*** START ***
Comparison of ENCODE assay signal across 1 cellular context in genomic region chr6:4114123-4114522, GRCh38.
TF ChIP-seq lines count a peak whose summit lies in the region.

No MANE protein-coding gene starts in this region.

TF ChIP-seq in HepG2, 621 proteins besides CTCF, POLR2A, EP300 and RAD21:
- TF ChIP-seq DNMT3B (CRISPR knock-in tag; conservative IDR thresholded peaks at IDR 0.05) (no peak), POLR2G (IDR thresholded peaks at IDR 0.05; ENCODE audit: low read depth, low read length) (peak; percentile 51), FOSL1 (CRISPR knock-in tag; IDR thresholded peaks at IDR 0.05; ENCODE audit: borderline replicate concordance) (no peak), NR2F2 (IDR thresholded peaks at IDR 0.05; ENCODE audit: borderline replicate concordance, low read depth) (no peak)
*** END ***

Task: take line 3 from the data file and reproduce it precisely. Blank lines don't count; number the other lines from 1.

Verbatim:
No MANE protein-coding gene starts in this region.